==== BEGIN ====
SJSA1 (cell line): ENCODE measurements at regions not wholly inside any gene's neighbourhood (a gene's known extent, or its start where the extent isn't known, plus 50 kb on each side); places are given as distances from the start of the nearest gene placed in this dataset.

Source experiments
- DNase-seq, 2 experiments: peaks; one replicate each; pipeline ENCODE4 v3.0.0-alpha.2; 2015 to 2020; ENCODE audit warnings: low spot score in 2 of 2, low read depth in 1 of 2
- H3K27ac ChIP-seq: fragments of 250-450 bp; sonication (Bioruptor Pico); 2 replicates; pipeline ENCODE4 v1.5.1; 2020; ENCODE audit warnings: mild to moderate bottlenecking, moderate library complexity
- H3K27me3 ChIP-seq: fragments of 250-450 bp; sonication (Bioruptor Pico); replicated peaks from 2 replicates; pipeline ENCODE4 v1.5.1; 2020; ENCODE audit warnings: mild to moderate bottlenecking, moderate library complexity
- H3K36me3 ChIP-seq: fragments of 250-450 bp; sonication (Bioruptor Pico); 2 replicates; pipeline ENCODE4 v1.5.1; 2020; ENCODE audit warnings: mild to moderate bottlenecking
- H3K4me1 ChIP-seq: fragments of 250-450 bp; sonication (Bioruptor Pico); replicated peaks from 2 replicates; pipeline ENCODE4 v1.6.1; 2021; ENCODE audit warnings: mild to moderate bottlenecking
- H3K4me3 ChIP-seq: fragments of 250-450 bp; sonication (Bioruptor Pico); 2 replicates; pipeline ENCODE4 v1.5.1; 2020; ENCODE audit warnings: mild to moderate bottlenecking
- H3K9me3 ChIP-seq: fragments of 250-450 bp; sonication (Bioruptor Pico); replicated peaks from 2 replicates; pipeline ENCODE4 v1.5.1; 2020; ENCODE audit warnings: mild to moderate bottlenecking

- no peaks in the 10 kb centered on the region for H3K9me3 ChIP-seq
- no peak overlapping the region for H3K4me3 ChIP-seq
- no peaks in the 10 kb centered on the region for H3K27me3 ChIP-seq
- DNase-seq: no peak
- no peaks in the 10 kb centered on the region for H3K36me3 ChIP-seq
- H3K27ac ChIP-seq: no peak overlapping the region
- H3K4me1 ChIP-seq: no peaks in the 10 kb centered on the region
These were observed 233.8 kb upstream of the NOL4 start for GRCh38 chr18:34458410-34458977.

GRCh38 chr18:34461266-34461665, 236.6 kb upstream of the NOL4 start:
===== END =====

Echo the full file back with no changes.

SJSA1 (cell line): ENCODE measurements at regions not wholly inside any gene's neighbourhood (a gene's known extent, or its start where the extent isn't known, plus 50 kb on each side); places are given as distances from the start of the nearest gene placed in this dataset.

Source experiments
- DNase-seq, 2 experiments: peaks; one replicate each; pipeline ENCODE4 v3.0.0-alpha.2; 2015 to 2020; ENCODE audit warnings: low spot score in 2 of 2, low read depth in 1 of 2
- H3K27ac ChIP-seq: fragments of 250-450 bp; sonication (Bioruptor Pico); 2 replicates; pipeline ENCODE4 v1.5.1; 2020; ENCODE audit warnings: mild to moderate bottlenecking, moderate library complexity
- H3K27me3 ChIP-seq: fragments of 250-450 bp; sonication (Bioruptor Pico); replicated peaks from 2 replicates; pipeline ENCODE4 v1.5.1; 2020; ENCODE audit warnings: mild to moderate bottlenecking, moderate library complexity
- H3K36me3 ChIP-seq: fragments of 250-450 bp; sonication (Bioruptor Pico); 2 replicates; pipeline ENCODE4 v1.5.1; 2020; ENCODE audit warnings: mild to moderate bottlenecking
- H3K4me1 ChIP-seq: fragments of 250-450 bp; sonication (Bioruptor Pico); replicated peaks from 2 replicates; pipeline ENCODE4 v1.6.1; 2021; ENCODE audit warnings: mild to moderate bottlenecking
- H3K4me3 ChIP-seq: fragments of 250-450 bp; sonication (Bioruptor Pico); 2 replicates; pipeline ENCODE4 v1.5.1; 2020; ENCODE audit warnings: mild to moderate bottlenecking
- H3K9me3 ChIP-seq: fragments of 250-450 bp; sonication (Bioruptor Pico); replicated peaks from 2 replicates; pipeline ENCODE4 v1.5.1; 2020; ENCODE audit warnings: mild to moderate bottlenecking

- no peaks in the 10 kb centered on the region for H3K9me3 ChIP-seq
- no peak overlapping the region for H3K4me3 ChIP-seq
- no peaks in the 10 kb centered on the region for H3K27me3 ChIP-seq
- DNase-seq: no peak
- no peaks in the 10 kb centered on the region for H3K36me3 ChIP-seq
- H3K27ac ChIP-seq: no peak overlapping the region
- H3K4me1 ChIP-seq: no peaks in the 10 kb centered on the region
These were observed 233.8 kb upstream of the NOL4 start for GRCh38 chr18:34458410-34458977.

GRCh38 chr18:34461266-34461665, 236.6 kb upstream of the NOL4 start: